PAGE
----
1. Build, support, finance the infrastructure for for free, wireless broadbands for those communities. That way they can master Google Scholar, learn code, etc.

    2. Offer transportation vouchers or subsidies for people to go to school, interview for jobs, check out those magnet schools, you know gain access to all of that great stuff NOT in their neighborhoods.

    3. Offer business support (tech, mentoring, loans or grants) to small and start-up minority businesses in thhose neighborhoods. That’s a big one I know, but wait, you’re a small business advisor right? Yeah, this would be easy-breezy for you. By fostering real economic opportunities in those neighborhoods, maybe their parents can spend more time with their kids and at the schools improving things.

    4. Or anything else where you actually wield your privilege to *actually* help change the realities that you are quick to admit exist and offer sterile recommendations.

    Privilege Much?

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  4. 4. AlpherBetheGamow123 4:34 pm 12/13/2011

    I absolutely agree with everything that DNLee has said, but would add this: Marks’ providing a grocery list of online learning resources means/accomplishes absolutely nothing – it is a proxy for thinking on his part, a fake gesture at morality and pedagogy, a flagrant exhibition of his own intellectual laziness (for which he was paid by Forbes – *there’s* your object lesson!). Is it really necessary to point out that these resources he cites are no less available to wealthy white suburban kids, millions of whom disregard them while only doing enough to get through school? Is he perfectly unaware that his kids’ wealthy white friends aren’t all of them industrious, perspicacious, well-cultured Americans; but that many will be half-educated boors boosted by nepotism, name-dropping, and a bunch of other ineffable socio-economic factors?

    And when so many of these wealthy kids come to fill the ranks of corporate middle-management – when they’re Forbes readers, lazily scanning the received wisdom dished by writers like Marks – is it like a “consummation devoutly to be wished,” the fulfillment of their special destiny?

    An accountant with a Zarathustra complex sermonizes to “poor black kids” on how-you-can-learn-from-websites-and-win-the-world – Wow, great! I’m only surprised that he didn’t evoke Thomas Sowell, Clarence Thomas, and Herman Cain…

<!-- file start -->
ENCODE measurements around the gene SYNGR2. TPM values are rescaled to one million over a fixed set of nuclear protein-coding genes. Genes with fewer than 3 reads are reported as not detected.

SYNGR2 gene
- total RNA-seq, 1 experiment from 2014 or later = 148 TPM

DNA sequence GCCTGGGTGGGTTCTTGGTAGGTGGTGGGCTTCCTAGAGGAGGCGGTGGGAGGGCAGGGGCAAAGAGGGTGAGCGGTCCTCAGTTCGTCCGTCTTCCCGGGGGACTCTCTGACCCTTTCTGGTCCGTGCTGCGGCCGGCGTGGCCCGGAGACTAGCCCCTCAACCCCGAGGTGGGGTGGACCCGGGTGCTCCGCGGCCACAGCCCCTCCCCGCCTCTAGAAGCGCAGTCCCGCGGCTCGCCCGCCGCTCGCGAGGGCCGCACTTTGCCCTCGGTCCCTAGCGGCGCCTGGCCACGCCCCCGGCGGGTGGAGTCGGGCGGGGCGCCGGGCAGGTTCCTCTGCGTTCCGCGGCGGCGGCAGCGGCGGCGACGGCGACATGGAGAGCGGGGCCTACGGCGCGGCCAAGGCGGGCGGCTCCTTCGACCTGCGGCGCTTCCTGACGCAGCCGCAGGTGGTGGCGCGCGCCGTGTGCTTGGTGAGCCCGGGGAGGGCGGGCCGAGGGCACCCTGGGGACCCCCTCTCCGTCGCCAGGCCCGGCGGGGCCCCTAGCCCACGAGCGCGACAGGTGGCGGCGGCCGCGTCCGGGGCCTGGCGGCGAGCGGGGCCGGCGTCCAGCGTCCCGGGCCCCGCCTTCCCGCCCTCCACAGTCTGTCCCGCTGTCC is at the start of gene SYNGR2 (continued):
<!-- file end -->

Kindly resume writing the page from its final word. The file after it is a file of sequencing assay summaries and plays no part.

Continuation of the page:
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  5. 5. sharayurkiewicz 5:39 pm 12/13/2011

    Thank you for writing this. The article has been circulating around my medical school class, and I just forwarded along your response.

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  6. 6. ejwillingham 6:43 pm 12/13/2011

    Although I am, according to someone from Ireland today, “white trash” and nowhere near West Philly, I relate to what you say here in terms of Privilege dictating to The Other how The Other can be just like Privilege if only they’d perk up and complete This Simple Checklist that Privilege developed thanks to, well, privilege. It’s grating and condescending, and so much easier than doing things like getting into a community, getting to know people, talking with people, understanding people, grasping that without material resources to allocate toward advancement, all the personal ambition and awareness in the world gets you nothing. I’d snark, but the above commenters have done such an amazing job, there’s no need. You summed it up with this: “There are a number of complex and tangle-ly mazes to maneuver when one is climbing up the socioeconomic ladder.” Reducing that to a simplistic checklist in Forbes is worse than pointless.

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  7. 7. Michele_Busby 11:22 pm 12/13/2011

    “You see, no matter how hard a kid tries, when the smartest student from a poor-functioning school district walks into my freshman biology class, I can tell.”


    I am sure Mr. Marks means well, but he seems to lack any expertise in the area that he is writing about. Some could be easily gained by spending a few years working in the inner city. I did that and it taught me enough to get some idea of how much I don’t know, but not enough to go bossing around poor black kids.

    Nice post.

    -A wealthy white suburbanite

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  8. 8. penmanta 1:01 am 12/14/2011

    Neither of you get it, and as I can tell neither of your commentators get it either. You both sought to boost your audience, I imagine. Therefore, Gene chose to write post in the style of a poor black kid, and you chose to write a post in the form of a wealthy white suburbanite.

    If I were, Gene I would have chose not to write a post about race at all, but instead focused my energy on writing a article about getting kids to do better in school. Because, I’m pretty sure you were once a kid, and have advice to pass on to others.

    If I were, Danielle I would have chose not to write a post about a rebuttal to Gene’s post about race. I would have instead focused my energy on a post that gave suggestions to kids to do better in school, as I was a kid once, and have advice to give away. If I still felt I needed to respond to Gene’s post I would have wrote him a tasteful email. Because that’s what an adult does